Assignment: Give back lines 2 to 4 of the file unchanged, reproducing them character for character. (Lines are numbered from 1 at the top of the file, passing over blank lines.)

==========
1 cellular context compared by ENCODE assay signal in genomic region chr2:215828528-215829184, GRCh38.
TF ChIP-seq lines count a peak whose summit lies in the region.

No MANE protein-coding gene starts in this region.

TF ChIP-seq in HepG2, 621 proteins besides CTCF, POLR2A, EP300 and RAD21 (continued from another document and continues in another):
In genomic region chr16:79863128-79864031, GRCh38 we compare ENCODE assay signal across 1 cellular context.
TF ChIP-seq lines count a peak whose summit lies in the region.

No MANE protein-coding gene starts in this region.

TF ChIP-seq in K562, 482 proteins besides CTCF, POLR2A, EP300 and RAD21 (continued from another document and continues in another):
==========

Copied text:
TF ChIP-seq lines count a peak whose summit lies in the region.

No MANE protein-coding gene starts in this region.

TF ChIP-seq in HepG2, 621 proteins besides CTCF, POLR2A, EP300 and RAD21 (continued from another document and continues in another):